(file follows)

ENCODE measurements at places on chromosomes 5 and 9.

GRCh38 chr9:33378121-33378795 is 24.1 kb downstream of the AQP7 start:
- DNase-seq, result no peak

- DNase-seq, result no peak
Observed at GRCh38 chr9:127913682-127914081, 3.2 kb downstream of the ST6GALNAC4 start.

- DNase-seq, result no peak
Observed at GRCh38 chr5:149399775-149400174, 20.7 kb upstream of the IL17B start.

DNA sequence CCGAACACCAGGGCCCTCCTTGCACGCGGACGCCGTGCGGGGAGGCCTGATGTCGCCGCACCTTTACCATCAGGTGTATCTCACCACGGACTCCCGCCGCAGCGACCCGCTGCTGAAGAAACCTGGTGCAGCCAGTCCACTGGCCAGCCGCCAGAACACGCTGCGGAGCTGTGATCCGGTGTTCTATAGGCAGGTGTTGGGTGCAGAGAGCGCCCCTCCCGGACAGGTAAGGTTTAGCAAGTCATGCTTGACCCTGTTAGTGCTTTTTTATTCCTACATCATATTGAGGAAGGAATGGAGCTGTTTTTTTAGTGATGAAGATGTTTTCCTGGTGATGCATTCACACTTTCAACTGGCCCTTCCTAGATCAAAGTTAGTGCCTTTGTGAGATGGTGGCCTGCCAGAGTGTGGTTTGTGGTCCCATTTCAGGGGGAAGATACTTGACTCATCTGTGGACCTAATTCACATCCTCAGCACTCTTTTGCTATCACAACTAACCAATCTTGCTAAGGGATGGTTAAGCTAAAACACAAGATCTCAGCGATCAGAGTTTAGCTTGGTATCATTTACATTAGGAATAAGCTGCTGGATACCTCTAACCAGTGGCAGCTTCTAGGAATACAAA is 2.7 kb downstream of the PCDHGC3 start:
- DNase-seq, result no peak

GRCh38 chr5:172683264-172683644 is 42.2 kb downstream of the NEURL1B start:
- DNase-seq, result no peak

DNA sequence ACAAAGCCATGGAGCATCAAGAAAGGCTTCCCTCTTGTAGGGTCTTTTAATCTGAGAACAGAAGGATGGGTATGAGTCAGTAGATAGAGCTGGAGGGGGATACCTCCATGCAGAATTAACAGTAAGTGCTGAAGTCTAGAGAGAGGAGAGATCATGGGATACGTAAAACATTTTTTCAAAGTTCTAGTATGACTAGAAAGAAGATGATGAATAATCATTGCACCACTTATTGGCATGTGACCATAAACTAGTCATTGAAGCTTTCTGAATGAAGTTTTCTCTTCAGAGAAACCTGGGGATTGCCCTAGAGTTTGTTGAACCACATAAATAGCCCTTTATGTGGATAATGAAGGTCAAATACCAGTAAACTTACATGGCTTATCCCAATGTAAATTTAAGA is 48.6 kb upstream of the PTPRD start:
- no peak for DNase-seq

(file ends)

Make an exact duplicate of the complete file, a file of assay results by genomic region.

ENCODE measurements at places on chromosomes 5 and 9.

GRCh38 chr9:33378121-33378795 is 24.1 kb downstream of the AQP7 start:
- DNase-seq, result no peak

- DNase-seq, result no peak
Observed at GRCh38 chr9:127913682-127914081, 3.2 kb downstream of the ST6GALNAC4 start.

- DNase-seq, result no peak
Observed at GRCh38 chr5:149399775-149400174, 20.7 kb upstream of the IL17B start.

DNA sequence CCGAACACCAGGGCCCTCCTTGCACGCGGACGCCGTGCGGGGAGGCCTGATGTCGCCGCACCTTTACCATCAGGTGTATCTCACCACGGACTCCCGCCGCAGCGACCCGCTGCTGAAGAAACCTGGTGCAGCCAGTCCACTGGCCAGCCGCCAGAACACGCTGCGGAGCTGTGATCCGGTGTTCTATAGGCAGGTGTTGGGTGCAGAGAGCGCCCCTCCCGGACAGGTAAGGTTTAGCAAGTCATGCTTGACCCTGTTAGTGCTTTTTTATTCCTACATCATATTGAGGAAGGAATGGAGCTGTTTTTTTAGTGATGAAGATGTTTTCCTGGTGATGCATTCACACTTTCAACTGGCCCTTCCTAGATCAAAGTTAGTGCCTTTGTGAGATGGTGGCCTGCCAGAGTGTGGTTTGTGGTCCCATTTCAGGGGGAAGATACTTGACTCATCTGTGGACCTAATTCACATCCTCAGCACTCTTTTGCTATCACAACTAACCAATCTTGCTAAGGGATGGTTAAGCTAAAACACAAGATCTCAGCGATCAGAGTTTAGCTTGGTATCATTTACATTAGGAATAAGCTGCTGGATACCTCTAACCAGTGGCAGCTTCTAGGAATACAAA is 2.7 kb downstream of the PCDHGC3 start:
- DNase-seq, result no peak

GRCh38 chr5:172683264-172683644 is 42.2 kb downstream of the NEURL1B start:
- DNase-seq, result no peak

DNA sequence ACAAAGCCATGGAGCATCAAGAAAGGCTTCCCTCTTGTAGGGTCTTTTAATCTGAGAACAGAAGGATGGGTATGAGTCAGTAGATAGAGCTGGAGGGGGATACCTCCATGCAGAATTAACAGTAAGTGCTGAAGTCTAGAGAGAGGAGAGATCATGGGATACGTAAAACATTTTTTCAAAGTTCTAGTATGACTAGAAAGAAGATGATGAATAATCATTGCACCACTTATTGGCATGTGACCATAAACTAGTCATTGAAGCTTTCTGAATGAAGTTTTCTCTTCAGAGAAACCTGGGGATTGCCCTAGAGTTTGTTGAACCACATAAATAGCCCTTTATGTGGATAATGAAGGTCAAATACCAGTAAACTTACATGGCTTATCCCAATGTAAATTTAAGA is 48.6 kb upstream of the PTPRD start:
- no peak for DNase-seq